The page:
The selfie and the street-style snap have taken the fashion world by storm but now there’s a new way to document the world and its wardrobe: the spy-cam handbag.
Two decades ago I went to a Spy Master shop in Kensington to view surveillance gadgets, including a camera hidden in giant spectacles. Few self-respecting spies would have wanted to be seen dead using them. Or rather, they would be dead using them.
The world has moved on. Now comes an attempt from Autographer to create the “world’s first intelligent, wearable camera”. Aided by sensors, an “accelerometer” (speedometer) and a temperature gauge, it takes pictures automatically – up to 200 an hour.
The small black plastic camera fits neatly into a bag. Or rather into a particular bag, designed by Lulu Guinness, with a special pocket inside for the camera. The camera lens becomes the “eyeball” of a stylised cartoon eye.
If not quite a spy camera for the fashion-conscious, it comes close. Aware of potential for misuse, it contains advice on “Autographing” etiquette. “Pause your image capture if you are in close proximity to people you don’t know for a long period of time – for example, if you are seated opposite someone at an event or on a packed commuter train.”
I try out the bag at the Cartier Cup, a polo event that attracts society photographers for its celebrity guests, including the Queen. I warn my guest, Charles Lewington, founder of Hanover Communications, that I am working under cover. I nod significantly at my bag.
My first mistake is not reading the instructions fully. Experimenting in my office, I capture the worst imaginable pictures of my nose. The controls are baffling. I fiddle with it, trying to work out whether it is “on” or not. On arrival at the Cartier marquee, I spy guests, such as a woman from Grazia sporting a Moschino McDonald’s fries iPhone cover. I sidle past, trying to keep my bag facing her, before rotating myself 360 degrees to capture the full scene, while trying to grab a glass of champagne.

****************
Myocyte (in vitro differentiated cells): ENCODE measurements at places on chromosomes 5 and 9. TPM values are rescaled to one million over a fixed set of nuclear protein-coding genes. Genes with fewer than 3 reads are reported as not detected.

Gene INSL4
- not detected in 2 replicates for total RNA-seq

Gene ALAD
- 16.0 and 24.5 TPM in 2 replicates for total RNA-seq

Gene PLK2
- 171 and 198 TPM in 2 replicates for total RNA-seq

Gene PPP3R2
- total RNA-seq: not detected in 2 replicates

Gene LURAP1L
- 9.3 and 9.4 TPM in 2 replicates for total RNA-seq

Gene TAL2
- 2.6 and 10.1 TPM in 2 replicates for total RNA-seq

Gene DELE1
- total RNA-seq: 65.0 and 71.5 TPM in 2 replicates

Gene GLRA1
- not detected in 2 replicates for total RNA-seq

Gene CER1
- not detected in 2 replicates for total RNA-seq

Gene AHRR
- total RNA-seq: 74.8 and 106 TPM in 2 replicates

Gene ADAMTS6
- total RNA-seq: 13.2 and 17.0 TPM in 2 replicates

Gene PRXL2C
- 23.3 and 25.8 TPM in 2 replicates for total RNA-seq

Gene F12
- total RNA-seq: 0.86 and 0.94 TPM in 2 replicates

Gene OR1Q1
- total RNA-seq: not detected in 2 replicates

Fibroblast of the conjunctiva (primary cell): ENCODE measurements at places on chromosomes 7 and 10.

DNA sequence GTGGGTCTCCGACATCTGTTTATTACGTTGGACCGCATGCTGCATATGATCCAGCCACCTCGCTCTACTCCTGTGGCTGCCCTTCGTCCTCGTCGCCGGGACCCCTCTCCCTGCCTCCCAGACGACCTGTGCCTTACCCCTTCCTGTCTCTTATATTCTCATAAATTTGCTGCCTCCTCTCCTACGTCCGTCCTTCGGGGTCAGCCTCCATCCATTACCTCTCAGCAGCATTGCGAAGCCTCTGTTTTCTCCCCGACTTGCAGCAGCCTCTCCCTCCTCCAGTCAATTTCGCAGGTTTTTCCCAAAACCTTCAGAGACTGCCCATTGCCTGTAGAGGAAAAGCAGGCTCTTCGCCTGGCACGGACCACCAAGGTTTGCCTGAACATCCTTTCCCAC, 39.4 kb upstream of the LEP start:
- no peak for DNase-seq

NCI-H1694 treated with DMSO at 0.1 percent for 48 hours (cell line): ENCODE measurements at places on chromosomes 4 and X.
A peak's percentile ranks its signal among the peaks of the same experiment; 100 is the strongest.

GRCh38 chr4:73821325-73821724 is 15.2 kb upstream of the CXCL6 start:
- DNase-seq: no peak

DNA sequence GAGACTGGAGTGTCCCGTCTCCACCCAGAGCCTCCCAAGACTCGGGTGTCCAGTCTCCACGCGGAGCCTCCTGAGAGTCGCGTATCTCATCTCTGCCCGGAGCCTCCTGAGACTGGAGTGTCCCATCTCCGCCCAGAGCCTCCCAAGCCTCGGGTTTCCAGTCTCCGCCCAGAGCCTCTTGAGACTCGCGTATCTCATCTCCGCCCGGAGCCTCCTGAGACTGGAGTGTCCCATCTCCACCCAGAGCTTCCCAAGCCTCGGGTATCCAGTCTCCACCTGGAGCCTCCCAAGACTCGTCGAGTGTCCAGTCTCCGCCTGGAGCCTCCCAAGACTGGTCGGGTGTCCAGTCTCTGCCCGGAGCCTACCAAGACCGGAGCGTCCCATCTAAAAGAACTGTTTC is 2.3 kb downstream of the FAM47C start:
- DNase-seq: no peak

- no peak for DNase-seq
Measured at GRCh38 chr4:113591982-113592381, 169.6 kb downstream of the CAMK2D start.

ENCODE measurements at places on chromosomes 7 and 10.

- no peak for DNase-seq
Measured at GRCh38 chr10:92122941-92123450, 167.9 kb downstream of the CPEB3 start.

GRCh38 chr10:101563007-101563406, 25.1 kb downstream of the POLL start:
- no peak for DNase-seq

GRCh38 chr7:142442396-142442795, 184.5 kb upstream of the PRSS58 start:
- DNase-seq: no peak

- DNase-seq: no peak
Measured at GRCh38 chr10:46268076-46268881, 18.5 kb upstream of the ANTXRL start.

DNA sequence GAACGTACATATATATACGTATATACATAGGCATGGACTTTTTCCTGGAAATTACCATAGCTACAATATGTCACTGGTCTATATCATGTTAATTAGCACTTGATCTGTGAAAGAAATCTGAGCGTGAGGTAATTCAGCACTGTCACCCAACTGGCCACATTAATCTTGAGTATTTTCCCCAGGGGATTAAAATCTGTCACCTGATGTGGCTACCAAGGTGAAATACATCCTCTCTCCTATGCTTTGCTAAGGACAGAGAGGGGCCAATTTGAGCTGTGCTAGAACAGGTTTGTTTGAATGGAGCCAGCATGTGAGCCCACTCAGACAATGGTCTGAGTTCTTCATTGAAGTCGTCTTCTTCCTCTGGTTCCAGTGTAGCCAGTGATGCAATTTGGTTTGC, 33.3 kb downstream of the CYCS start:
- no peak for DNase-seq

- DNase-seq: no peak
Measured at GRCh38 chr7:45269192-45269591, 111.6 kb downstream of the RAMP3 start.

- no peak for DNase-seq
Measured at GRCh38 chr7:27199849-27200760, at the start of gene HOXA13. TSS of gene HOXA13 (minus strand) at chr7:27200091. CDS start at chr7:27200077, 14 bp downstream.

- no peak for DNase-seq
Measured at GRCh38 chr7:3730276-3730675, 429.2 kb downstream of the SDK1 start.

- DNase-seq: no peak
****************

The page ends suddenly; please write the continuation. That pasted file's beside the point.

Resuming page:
I’m sure the whole point of a bag camera, constantly clicking away (although it does so silently), is that it frees your hands but I’m taking iPhone snaps as well for comparison purposes.
When I get home, I try to download the results to show my friend. I cannot find them anywhere under “data”. I finally discover them under a different setting. My worst fears are realised: there are dozens of shots of people’s midriffs and one of a man pinching his partner’s bottom (thankfully, with heads cut off, they cannot be identified). A midriff view with a fish eye lens is not the most flattering camera angle.
My iPhone photographs turn out significantly better. I would use the Autographer again but only after a more forensic reading of its instructions.
At lunch I talk to Kristin Davis from Sex and the City, in London for the stage version of Fatal Attraction. A guest comes up to take her photograph. Her friend intervenes. “Not over lunch, please.” Thankfully, my bag is at my feet, its spying eyeball switched off.
Caroline Daniel is the editor of FT Weekend